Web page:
Origin, Meaning, Family History and Hitchins Coat of Arms and Family Crest
The Hitchins name is an important part of the history of the ancient Anglo-Saxon tribes of Britain. Hitchins acquired from the baptismal name Richard. As the naming tradition grew in Europe baptismal names began to be introduced in many countries. More common variations are: Hitchines, Hutchins, Hitchens, Hatchins, Hotchins, Hetchins, Hytchins, Hitchons, Hitchans, Hitchnas.
The surname Hitchins first found in Hertfordshire at Hitchin, a market town and church, and the head of a union, in the hundred of Hitchin and Pirton. The place name pre-dates the Norman Invasion as the first record the place appeared c. 945 as Hiccam. By the time of the Domesday Book, the town was known as Hiz, and meant “place in the territory of the tribe called Hicce. ” The river Hiz is nearby and no doubt the river’s name was derived from the same.
Some of the people with the name Hitchins who arrived in the United States in the 17th century included Margaret and Thomas Hitchins, who settled in Virginia in 1663. Ann Hitchins, who landed in Maryland in 1666. Some of the people with the surname Hitchins who arrived in the United States in the 19th century included Francis Hitchins, who landed in New York in 1835. David Hitchins, who arrived in Allegany (Allegheny) County. Pennsylvania in 1869.
Hitchins Coat of Arms Meaning
The three main devices (symbols) in the Hitchins blazon are the castle, cross flory and lion’s head. The two main tinctures (colors) are sable and argent.
Sable, the deep black so often found in Heraldry is believed to named from an animal of the marten family know in the middle ages as a Sabellinœ and noted for its very black fur . In engravings, when colors cannot be shown it is represented as closely spaced horizontal and vertical lines, and appropriately is thus the darkest form of hatching, as this method is known . Although it may seem a sombre tone, and does indeed sometimes denote grief, it is more commonly said to represent Constancy .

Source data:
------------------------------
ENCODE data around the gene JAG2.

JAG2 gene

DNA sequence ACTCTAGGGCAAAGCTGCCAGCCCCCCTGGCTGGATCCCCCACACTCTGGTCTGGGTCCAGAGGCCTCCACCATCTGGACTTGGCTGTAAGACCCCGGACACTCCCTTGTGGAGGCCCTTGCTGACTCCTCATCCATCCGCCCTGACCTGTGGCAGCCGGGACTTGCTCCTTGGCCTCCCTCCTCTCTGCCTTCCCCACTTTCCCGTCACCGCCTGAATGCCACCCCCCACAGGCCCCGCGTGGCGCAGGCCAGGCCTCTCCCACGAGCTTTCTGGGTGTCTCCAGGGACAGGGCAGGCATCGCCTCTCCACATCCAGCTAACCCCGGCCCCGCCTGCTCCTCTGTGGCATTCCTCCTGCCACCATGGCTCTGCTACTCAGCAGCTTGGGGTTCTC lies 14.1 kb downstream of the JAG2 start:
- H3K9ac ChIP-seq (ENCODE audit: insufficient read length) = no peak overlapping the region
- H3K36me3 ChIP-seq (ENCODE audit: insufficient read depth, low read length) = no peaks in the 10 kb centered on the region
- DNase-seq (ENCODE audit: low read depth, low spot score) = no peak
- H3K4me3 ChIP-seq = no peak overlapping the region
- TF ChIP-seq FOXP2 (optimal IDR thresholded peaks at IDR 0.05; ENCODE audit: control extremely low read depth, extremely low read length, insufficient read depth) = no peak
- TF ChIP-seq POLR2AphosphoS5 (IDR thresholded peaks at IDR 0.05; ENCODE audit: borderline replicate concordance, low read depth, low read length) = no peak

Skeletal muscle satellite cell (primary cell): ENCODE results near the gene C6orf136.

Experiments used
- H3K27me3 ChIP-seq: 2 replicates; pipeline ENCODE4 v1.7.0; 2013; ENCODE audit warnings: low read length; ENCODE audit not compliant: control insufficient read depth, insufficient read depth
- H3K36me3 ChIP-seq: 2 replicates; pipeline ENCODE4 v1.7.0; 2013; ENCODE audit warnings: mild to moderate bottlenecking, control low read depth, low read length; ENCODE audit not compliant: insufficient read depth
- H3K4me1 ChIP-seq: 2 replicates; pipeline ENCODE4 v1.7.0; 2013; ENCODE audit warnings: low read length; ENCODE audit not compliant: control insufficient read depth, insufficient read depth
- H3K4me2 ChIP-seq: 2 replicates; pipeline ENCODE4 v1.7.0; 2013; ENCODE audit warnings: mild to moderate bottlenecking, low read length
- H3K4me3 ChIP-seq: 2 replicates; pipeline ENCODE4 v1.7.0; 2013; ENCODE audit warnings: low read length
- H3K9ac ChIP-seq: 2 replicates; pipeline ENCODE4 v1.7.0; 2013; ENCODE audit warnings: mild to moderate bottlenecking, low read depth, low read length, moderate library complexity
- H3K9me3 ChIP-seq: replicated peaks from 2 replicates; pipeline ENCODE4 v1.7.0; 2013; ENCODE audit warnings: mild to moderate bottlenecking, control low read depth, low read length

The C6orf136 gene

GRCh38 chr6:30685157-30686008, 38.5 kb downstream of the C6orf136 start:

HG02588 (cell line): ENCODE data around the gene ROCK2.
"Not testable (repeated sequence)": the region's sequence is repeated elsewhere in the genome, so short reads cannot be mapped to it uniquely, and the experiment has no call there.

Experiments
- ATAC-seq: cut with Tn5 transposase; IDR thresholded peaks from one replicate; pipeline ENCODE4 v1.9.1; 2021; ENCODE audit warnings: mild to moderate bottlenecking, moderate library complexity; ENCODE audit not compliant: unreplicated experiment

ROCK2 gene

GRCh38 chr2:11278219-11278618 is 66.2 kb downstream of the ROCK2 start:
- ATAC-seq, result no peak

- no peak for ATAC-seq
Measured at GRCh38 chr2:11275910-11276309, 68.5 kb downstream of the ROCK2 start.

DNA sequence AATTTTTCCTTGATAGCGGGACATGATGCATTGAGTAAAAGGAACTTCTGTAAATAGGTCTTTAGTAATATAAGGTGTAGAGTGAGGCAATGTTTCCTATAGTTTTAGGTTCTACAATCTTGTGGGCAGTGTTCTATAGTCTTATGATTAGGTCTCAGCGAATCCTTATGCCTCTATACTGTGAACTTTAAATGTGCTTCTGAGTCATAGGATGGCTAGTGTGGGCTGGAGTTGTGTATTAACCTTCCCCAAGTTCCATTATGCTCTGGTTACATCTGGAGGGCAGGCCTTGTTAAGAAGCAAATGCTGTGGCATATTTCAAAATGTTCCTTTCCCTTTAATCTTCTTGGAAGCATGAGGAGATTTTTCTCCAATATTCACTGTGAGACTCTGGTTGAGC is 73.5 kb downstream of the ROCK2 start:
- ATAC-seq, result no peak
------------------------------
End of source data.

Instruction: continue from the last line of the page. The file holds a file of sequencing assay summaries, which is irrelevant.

Argent is the heraldic metal Silver and is usually shown as very pure white. It is also known more poetically as pearl, moon (or luna) . In a sketch or drawing it is represented by plain, unmarked paper .
Architectural items, from individual components to entire buildings feature frequently as charges In a coat of arms. Not surprisingly, considering the times from which many arms date, fortifications are common. The castle is perhaps second only to the tower in this usage, and often described in some detail as to its construction, the disposition of windows and so on. Continental examples also sometimes include attackers on scaling ladders. Wade tells us that the appearance of a castle indicates “granduer and solidity” and one can understand why.
No other symbol appearing in heraldry is subject to as much variation as the cross . Mediaeval Europe was a deeply religious and Christian and many of the nobility wanted to show their devotion by adopting the symbol of the cross as part of the arms. Since no two arms could be identical there arose many variants of the cross, typically involving patterning along the edges , or fanciful, decorative endings to the arms of the cross . The cross flory is typical of these, having each arm end in something very similar to the fleur-de-lys.
There can be no animal more clearly associated with Heraldry than the lion, majestic King of the Beasts. The head of the lion also appears alone on many coats of arms, but its use in this form is largely to enable a clear difference from similar arms that use the complete animal, and its significance should be taken to be the same as the lion entire, being a symbol of “deathless courage”.